More Book ReviewsBest Selling Poker Books of 2014
How did the new books compare to the old classics? Well, we will let the data speak for itself. Take a look at the list of the best selling poker books of 2014.Deal Me In and Eat Professional Poker Players Alive Reviewed
There isn't a clear path by which people become professional poker players. There aren't any good courses at the local vo-tech for a person to study. The road to becoming a poker pro is inevitably difficult, circuitous, and filled with setbacks. Deal Me In is a book describing the course by which twenty top poker players became professionals. Poker Winners Are Different
There is a big difference between what's typical human behavior and what is called for to play poker at a high level. There aren't a lot of people for whom maximizing their expectation in poker games comes naturally. Poker Winners Are Different by Alan Schoonmaker examines this conundrum.
Las Vegas Memories
by Jerry Fink
For the person who has been visiting Las Vegas for a long time, for the newbie to the swinging Strip and for those who have a longing for a bit of nostalgia, this book is a must-have. Subtitled Gone but Not Forgotten, the book focuses on casinos that have either been imploded, renamed, or eaten up by time. With pictures and text the authors provide a walk into past history for places like the Club Bingo, Desert Inn, Dunes, El Rancho, the Glass Pool Inn, the Klondike, Marina, Sans Souci, Silverbird, and more. It also takes a look at the Bally's/MGM monorail which no longer exists, the MGM fire, the World of Coca-Cola, Wet 'n' Wild, the Red Rooster as well as pictures and tibits of information about people -- showgirls and stars.
Vegas Today and Tomorrow
Visit the website 'Vegas Today and Tomorrow' for more details of the plans around the many upcoming Las Vegas projects. The site provides maps, renderings, and bit of history behind the current schemes.Las Vegas Casino Death Watch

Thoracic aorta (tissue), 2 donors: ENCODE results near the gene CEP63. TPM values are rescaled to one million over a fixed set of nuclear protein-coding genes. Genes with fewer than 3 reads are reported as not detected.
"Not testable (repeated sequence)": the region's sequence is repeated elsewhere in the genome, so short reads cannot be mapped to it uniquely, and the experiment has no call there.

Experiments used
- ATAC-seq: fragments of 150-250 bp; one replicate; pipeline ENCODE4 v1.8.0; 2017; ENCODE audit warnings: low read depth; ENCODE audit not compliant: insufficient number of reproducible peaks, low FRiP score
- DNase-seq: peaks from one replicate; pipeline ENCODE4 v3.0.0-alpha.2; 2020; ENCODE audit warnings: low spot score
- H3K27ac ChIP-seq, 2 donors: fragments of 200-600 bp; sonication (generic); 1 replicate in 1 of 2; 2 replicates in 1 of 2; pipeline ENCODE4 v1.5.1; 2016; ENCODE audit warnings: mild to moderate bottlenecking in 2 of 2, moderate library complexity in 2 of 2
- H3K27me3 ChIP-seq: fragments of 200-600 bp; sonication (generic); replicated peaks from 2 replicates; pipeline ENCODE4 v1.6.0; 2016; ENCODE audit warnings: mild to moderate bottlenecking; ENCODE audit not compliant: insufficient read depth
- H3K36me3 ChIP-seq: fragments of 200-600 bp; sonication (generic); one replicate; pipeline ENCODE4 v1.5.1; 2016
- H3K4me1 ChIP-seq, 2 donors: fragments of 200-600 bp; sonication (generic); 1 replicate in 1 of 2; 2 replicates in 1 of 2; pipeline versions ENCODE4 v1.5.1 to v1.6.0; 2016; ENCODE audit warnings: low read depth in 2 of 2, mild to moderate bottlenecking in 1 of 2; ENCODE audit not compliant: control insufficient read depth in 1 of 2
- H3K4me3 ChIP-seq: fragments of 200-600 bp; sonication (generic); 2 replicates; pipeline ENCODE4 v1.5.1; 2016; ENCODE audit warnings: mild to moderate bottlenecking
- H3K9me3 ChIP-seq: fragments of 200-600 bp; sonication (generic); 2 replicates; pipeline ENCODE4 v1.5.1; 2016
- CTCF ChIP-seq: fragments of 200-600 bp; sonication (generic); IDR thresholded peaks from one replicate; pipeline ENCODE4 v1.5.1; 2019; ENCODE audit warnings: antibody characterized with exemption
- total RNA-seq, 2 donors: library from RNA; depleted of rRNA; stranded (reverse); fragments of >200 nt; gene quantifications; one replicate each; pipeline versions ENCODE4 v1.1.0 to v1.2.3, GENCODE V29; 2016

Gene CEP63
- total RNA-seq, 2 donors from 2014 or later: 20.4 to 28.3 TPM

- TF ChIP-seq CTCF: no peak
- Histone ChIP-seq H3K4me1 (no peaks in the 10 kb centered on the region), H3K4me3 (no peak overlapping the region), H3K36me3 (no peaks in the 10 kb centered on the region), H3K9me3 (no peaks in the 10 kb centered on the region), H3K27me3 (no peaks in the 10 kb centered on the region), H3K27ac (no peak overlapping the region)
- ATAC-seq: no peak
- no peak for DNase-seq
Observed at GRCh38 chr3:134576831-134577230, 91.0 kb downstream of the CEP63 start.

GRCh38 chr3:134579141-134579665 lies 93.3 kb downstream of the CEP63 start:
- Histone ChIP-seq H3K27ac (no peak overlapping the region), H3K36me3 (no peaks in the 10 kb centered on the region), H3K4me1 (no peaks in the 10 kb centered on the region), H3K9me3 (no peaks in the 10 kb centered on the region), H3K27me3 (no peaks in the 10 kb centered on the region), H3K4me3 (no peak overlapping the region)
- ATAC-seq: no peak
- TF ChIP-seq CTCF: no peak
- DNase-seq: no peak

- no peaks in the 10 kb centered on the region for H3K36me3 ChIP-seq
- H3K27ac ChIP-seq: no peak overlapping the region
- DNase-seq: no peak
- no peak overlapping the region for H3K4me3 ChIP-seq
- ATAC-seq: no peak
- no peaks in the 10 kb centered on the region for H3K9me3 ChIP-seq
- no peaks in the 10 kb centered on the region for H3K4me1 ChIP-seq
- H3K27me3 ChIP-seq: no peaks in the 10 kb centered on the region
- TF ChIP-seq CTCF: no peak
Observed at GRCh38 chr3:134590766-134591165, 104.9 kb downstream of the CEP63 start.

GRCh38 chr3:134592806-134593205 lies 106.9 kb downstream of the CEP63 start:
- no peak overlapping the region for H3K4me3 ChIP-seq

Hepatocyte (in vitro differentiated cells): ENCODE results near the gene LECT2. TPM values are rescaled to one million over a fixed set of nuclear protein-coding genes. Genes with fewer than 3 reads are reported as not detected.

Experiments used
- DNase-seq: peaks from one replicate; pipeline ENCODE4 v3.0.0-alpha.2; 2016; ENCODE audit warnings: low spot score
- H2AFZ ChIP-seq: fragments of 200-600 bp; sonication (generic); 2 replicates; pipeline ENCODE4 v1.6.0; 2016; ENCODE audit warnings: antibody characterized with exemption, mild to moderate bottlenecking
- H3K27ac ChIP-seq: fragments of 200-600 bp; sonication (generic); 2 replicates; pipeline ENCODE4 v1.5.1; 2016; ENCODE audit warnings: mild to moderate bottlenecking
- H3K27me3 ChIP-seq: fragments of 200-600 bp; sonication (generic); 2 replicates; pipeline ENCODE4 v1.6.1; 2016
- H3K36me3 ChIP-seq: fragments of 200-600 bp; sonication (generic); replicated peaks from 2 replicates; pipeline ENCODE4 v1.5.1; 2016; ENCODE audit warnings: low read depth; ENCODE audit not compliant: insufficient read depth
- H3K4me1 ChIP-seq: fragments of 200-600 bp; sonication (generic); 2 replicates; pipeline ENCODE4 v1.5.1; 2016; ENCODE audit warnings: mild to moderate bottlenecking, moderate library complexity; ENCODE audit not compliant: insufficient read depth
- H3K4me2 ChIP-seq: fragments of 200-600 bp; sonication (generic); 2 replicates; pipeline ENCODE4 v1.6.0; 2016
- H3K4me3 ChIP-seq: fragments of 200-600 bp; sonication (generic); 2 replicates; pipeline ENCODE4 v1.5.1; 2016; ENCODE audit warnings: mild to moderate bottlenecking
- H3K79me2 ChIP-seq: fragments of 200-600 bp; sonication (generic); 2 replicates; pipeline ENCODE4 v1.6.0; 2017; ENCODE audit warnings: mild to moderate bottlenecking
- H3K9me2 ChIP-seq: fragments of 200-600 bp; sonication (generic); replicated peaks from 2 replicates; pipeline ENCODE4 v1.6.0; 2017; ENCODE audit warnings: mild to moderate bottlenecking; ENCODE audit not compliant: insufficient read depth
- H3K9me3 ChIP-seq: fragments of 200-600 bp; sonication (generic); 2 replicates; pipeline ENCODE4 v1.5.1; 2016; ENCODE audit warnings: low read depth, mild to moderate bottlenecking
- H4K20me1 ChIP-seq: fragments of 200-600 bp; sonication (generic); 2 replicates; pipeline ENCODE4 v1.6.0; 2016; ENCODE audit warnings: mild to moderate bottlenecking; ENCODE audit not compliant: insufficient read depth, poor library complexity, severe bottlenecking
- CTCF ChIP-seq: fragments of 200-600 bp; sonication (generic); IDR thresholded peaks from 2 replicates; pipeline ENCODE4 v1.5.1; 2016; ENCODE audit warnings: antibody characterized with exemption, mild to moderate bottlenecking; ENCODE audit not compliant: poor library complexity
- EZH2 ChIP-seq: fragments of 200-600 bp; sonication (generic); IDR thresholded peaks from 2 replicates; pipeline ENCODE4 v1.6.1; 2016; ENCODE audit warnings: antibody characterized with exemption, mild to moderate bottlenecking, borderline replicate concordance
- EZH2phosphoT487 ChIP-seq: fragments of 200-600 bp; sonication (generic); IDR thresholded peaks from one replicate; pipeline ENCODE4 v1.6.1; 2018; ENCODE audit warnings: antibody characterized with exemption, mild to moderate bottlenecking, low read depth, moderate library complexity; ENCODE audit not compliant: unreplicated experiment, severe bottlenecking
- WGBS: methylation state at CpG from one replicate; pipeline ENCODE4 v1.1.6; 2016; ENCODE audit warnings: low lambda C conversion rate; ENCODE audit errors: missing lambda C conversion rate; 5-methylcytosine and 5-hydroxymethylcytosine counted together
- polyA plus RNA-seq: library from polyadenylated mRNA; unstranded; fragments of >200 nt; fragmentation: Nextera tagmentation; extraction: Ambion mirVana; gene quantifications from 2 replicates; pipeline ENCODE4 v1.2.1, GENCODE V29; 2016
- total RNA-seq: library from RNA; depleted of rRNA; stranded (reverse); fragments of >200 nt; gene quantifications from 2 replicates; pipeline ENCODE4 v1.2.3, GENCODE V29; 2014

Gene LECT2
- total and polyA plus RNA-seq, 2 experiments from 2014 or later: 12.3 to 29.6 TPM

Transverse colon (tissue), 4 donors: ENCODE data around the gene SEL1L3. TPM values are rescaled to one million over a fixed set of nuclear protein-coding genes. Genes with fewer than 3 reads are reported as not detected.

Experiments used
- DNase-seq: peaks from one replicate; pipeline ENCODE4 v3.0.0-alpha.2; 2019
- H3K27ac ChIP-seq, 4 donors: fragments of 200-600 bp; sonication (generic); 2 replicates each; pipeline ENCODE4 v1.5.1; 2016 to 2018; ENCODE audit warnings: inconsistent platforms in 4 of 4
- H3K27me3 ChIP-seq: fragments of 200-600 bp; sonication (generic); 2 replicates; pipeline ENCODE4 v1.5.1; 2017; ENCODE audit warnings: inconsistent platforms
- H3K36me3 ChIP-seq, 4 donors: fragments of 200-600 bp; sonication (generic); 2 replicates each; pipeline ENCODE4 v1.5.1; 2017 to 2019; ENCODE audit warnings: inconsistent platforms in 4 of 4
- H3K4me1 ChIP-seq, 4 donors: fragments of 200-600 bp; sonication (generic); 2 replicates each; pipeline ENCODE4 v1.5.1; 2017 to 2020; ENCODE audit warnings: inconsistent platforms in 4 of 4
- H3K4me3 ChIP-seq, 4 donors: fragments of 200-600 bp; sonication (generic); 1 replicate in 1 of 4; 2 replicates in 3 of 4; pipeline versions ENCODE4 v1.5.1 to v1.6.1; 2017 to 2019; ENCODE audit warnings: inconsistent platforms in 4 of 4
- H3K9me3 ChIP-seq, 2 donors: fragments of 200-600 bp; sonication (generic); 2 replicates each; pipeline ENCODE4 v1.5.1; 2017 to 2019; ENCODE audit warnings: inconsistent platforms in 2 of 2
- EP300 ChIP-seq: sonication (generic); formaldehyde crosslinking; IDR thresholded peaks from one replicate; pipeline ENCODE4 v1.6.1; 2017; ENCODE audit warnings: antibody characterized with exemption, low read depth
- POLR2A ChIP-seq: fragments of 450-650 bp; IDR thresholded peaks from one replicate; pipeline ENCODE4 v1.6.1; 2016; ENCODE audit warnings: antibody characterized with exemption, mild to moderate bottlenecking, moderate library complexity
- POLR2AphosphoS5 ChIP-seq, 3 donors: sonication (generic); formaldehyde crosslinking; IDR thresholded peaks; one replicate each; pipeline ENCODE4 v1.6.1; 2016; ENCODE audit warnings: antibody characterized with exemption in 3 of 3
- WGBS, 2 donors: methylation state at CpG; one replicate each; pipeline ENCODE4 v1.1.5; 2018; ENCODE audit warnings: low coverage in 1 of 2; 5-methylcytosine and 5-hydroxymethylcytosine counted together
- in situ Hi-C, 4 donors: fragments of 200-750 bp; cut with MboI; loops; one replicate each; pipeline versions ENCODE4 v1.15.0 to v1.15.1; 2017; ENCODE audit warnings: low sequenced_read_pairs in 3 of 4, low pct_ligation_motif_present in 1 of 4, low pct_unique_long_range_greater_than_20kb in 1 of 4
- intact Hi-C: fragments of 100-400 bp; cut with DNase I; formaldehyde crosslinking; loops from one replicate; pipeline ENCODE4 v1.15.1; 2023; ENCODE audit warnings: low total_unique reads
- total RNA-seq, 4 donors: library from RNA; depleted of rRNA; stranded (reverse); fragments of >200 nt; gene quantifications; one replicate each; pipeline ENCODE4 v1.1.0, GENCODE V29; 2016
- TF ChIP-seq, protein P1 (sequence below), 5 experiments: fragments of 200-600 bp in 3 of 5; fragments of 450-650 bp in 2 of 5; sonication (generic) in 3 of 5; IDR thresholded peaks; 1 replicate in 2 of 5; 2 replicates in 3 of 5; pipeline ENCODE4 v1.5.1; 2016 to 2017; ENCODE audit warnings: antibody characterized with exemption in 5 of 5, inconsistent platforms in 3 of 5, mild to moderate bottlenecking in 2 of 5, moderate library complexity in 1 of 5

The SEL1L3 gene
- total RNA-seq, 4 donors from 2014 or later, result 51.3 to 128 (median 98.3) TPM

Nick Christenson's tongue-in-cheek Las Vegas Casino Death Watch is where gambling properties are listed much like an aging relative or sick friend. As Nick says 'We'll shed a tear when they're gone, but it may be time to take a dose of reality and come to terms with the fact that these places may not be around much longer, so we should enjoy them while they're still with us.' Photos, videos, news and other bits of information are provided.
Former Wisconsin resident Jerry Fink fell in love with Las Vegas and its colorful history years ago. He began searching archives, the Internet and any other sources, for photos, dates, names and places.Howard Schwartz, the "librarian for gamblers," is the marketing director for Gambler's Book Club in Las Vegas, a position he has held since 1979. Author of hundreds of articles on gambling, his weekly book reviews appear in numerous publications throughout the gaming industry. Howard's website is www.gamblersbook.com
Then he broke all this information into four different 8x11 volumes of printed work to share with people who had like interests, understanding that some might want to know more about Downtown’s history than the Strip. To complete the project, he created one volume devoted to the neighborhood hotels and casinos.